THE Energy Regulatory Commission (ERC) has rejected the application of Majestic Energy Corp. for a certificate of compliance (CoC) for its 41.30 megawatt-peak (MWp) solar rooftop project in Cavite, after the regulator flagged concerns over foreign minority shareholders’ control of the company.
In a statement, ERC Chairman and Chief Executive Officer Agnes T. Devanadera said the agency has reviewed the pertinent documents submitted in support of Majestic Energy’s application for a feed-in tariff (FiT) certificate of compliance.
“We observed that some transactions entered by the company are questionable and necessitates further inquiry… Hence, we deemed it proper to revert the matter to the Department of Energy without further action from the Commission,” she said.
The certificate is proof that a power plant complies with the applicable regulations, making it safe to switch on and operate.
Majestic Energy’s project is intended as a FiT-eligible power plant, giving it a guaranteed fixed rate for the electricity it produces for the next 20 years. It is located in Cavite Economic Zone (CEZ) I and II, in Rosario and Gen. Trias, respectively.
In its evaluation of Majestic Energy’s application for a CoC, the ERC found that HRD Singapore Pte. Ltd. holds 40% of the total number of subscribed and paid-up capital stock, while Filipino shareholders hold 60%. It noted the company initially appeared to be compliant with the Constitution and laws on Filipino equity requirement.
After its review of Majestic Energy’s articles of incorporation and by-laws, the ERC expressed reservations about the effective control within the company, particularly the required affirmative vote of 75% of the outstanding and issued shares in approving corporate resolutions pertaining to fundamental and management issues.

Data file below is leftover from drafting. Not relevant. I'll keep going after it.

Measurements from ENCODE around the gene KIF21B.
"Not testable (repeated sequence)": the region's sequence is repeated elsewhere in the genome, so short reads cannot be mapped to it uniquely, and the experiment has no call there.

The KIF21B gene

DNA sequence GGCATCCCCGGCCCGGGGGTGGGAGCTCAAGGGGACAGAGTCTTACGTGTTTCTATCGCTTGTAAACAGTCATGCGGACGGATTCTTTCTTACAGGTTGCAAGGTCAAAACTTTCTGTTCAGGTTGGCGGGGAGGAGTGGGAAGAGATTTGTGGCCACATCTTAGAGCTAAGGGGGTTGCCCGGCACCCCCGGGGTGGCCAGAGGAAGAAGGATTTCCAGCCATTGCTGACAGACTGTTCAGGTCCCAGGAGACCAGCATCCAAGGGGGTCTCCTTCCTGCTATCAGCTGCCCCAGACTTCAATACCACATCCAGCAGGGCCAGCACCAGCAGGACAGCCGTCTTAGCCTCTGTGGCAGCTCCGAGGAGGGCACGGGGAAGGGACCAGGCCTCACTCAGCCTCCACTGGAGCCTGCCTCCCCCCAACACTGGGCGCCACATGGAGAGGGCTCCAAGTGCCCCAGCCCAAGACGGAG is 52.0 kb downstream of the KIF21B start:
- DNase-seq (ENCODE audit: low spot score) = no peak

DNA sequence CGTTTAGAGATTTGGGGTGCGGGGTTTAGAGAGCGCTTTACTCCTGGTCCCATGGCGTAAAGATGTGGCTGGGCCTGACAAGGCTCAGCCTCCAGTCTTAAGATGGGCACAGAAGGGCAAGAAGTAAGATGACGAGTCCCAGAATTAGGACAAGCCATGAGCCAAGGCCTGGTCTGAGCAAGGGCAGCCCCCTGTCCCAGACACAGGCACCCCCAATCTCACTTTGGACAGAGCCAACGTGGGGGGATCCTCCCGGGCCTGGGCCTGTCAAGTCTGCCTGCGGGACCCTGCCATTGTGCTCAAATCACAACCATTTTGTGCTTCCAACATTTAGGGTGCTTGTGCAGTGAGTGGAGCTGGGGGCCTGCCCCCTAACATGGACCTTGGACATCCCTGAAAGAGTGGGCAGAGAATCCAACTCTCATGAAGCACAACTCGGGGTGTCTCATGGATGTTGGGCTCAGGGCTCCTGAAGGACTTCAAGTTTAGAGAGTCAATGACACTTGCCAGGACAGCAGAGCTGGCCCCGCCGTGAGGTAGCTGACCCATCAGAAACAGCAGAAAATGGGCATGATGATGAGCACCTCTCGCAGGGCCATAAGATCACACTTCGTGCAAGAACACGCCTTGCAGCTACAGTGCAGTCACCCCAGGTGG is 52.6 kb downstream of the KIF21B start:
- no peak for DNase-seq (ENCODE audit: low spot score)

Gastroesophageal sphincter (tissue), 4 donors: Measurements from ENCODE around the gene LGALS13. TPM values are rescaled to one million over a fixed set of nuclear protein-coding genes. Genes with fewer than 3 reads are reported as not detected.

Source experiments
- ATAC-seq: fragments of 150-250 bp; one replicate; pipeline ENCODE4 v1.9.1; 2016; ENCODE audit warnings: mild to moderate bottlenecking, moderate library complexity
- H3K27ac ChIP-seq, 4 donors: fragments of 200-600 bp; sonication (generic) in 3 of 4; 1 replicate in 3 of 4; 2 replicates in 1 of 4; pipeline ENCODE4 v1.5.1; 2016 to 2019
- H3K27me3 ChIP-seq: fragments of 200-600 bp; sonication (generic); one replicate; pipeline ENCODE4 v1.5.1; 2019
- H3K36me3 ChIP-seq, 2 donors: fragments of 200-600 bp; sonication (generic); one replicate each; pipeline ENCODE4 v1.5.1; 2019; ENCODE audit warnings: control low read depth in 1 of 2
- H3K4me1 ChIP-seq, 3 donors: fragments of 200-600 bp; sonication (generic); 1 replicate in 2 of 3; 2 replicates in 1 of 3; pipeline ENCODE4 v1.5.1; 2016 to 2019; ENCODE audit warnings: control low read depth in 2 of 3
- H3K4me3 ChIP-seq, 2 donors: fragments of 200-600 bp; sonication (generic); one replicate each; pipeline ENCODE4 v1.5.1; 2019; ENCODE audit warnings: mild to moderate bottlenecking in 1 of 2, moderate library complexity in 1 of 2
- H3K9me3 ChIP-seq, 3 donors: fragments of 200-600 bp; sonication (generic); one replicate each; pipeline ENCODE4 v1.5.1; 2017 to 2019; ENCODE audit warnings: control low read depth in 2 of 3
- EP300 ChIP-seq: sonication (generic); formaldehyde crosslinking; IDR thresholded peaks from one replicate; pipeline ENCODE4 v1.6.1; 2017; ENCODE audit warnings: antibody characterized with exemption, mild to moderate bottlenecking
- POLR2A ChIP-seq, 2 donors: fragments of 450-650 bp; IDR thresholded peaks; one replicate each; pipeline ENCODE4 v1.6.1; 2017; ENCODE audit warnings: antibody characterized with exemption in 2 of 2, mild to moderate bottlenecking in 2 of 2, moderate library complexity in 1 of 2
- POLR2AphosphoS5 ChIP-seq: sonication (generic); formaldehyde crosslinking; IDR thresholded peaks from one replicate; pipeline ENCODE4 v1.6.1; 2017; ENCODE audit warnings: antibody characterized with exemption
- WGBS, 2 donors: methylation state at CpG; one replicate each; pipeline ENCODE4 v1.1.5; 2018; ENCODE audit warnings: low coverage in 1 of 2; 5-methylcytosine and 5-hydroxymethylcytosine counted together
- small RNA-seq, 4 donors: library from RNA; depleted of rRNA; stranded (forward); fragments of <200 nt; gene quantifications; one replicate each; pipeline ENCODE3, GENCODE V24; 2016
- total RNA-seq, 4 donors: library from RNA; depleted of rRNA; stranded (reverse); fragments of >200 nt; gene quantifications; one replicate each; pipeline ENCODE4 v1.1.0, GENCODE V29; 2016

“Effectively, control did not fall on Filipino shareholders inasmuch as any decision made by the Filipino majority can be overturned by the foreign minority at will. ERC called the attention of [Majestic Energy] in order to rectify the issues on the ownership requirement of the law,” it said.
The ERC said Majestic Energy had amended the pertinent provisions of its incorporation papers, particularly on the voting rights and quorum requirement for shareholders’ meetings from 75% to “a majority” of the outstanding capital stock.
The company also redeemed from the Singaporean firm about 64,000 preferred redeemable shares at their total par value of P800 million. HRD Singapore also conveyed, transferred, and assigned all its rights and interests to Majestic Holdings Corp. over 6,000 fully paid redeemable preferred shares of stock in Majestic Energy and 2,400 fully paid Class A common shares of stock in the latter.
The ERC said the redemption of the preferred shares and the divestment of the preferred shares by HRD Singapore to Majestic Holdings resulted in almost 96.923% ownership by the holding firm of Majestic Energy.
However, the ERC upon examination of Majestic Holding’s 2014-2015 audited financial statements observed that the funding for the redemption of the 64,000 redeemable preferred shares and the conveyance of the 6,000 redeemable preferred shares and 2,400 Class A common shares of stock to the holding firm was sourced from HRD Singapore, casting doubts on the legitimacy of the transactions.
“We (the ERC) do not approve applications filed before us hook, line, and sinker. We dig deeper into the relevant documents despite the fact that some government agencies had already granted its imprimatur on an energy project. In this case, [Majestic Energy] failed to get the Commission’s consensus that the Filipino equity of a corporation is indeed observed,” Ms. Devanadera said. — Victor V. Saulon